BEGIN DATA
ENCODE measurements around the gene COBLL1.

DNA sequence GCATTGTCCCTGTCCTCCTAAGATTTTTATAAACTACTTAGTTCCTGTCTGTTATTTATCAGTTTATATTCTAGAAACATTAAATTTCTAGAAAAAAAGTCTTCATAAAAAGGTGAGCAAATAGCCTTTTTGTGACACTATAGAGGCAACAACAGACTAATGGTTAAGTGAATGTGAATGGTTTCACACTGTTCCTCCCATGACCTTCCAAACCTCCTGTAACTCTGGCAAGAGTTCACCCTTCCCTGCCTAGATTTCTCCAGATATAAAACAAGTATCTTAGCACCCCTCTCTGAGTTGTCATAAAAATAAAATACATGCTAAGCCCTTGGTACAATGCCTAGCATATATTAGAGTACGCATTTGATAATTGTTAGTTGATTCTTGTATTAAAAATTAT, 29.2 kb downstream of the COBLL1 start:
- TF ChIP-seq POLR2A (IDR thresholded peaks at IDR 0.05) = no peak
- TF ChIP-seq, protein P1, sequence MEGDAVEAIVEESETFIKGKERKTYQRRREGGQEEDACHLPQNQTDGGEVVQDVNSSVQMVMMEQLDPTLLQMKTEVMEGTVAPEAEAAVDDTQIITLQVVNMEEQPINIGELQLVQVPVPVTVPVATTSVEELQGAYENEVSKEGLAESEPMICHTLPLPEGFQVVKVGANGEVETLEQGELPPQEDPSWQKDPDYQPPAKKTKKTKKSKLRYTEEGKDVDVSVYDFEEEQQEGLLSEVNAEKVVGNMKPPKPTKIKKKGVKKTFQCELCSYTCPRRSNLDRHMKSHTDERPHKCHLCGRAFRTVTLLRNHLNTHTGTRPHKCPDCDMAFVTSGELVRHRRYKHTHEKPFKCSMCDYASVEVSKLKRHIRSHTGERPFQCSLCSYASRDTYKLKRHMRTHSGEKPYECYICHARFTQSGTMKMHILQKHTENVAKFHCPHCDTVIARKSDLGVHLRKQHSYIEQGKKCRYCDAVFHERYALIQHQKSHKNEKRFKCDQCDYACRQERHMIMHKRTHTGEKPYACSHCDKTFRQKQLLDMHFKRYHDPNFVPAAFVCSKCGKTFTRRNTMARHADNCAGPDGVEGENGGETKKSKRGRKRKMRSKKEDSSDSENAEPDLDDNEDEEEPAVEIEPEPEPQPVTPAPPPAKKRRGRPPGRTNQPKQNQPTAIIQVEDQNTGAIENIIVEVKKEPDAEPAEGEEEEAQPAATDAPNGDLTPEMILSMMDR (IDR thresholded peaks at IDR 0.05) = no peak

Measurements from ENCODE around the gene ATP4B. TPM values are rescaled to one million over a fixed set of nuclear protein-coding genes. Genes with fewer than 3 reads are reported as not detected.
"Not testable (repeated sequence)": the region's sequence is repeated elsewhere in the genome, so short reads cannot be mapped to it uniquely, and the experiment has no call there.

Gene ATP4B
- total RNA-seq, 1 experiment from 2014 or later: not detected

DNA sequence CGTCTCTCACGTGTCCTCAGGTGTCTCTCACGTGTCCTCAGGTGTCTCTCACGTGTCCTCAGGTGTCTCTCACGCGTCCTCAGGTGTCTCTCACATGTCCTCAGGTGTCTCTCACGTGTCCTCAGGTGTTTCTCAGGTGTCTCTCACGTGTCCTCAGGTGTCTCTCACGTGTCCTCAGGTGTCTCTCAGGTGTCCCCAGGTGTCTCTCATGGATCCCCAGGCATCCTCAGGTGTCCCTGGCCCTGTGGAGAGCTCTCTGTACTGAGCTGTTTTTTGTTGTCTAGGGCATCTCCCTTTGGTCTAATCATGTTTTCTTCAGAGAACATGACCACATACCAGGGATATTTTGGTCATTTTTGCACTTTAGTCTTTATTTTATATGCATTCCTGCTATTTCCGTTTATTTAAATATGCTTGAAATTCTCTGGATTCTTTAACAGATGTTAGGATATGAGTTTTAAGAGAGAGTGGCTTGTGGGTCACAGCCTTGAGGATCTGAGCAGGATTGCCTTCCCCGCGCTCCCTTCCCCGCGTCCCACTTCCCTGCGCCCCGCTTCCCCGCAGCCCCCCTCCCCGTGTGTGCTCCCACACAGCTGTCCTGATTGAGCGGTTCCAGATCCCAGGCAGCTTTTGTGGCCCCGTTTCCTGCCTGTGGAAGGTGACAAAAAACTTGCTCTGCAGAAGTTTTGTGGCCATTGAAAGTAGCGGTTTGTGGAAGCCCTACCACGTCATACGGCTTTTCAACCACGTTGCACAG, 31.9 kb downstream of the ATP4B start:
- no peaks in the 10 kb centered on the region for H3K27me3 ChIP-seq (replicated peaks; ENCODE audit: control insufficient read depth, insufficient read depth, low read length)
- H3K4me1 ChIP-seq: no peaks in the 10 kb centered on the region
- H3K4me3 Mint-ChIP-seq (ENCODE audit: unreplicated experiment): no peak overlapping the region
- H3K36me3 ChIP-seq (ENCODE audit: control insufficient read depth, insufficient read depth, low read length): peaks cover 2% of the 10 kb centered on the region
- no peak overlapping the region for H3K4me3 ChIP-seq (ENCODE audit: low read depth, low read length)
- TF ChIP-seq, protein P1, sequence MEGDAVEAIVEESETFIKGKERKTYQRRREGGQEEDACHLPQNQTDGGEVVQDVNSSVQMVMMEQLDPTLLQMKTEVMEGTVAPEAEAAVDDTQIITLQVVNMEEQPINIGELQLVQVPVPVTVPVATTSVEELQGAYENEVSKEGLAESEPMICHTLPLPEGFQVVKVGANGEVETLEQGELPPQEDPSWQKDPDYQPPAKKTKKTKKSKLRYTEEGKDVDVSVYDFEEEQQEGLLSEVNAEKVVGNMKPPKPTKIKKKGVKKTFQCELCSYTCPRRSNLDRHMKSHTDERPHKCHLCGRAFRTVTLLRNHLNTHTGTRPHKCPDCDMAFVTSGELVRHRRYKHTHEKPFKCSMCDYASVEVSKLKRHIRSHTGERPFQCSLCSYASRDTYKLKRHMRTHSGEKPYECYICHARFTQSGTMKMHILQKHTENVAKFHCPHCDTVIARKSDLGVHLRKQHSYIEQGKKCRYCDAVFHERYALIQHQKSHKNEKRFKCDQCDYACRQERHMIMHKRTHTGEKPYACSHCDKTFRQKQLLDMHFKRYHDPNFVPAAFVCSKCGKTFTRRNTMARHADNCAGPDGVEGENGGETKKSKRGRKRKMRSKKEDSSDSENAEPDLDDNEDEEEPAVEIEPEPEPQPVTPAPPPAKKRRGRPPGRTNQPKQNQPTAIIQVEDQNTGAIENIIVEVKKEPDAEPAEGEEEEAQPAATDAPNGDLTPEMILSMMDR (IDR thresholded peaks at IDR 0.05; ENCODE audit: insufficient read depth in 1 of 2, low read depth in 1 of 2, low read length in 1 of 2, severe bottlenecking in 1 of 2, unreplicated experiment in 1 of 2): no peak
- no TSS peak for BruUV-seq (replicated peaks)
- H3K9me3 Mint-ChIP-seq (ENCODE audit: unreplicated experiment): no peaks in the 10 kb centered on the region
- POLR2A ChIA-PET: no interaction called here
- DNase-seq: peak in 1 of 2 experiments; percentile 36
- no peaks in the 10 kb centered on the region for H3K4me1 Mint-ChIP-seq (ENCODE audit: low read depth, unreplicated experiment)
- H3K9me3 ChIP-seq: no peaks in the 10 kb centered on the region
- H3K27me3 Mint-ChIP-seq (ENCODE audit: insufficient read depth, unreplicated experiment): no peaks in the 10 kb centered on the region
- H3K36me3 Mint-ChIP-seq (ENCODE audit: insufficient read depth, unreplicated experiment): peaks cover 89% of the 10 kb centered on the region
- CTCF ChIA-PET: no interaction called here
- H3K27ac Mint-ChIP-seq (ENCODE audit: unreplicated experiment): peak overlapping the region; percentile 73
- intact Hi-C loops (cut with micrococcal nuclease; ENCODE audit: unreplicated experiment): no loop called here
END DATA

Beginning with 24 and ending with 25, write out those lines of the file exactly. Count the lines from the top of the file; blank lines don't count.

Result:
- CTCF ChIA-PET: no interaction called here
- H3K27ac Mint-ChIP-seq (ENCODE audit: unreplicated experiment): peak overlapping the region; percentile 73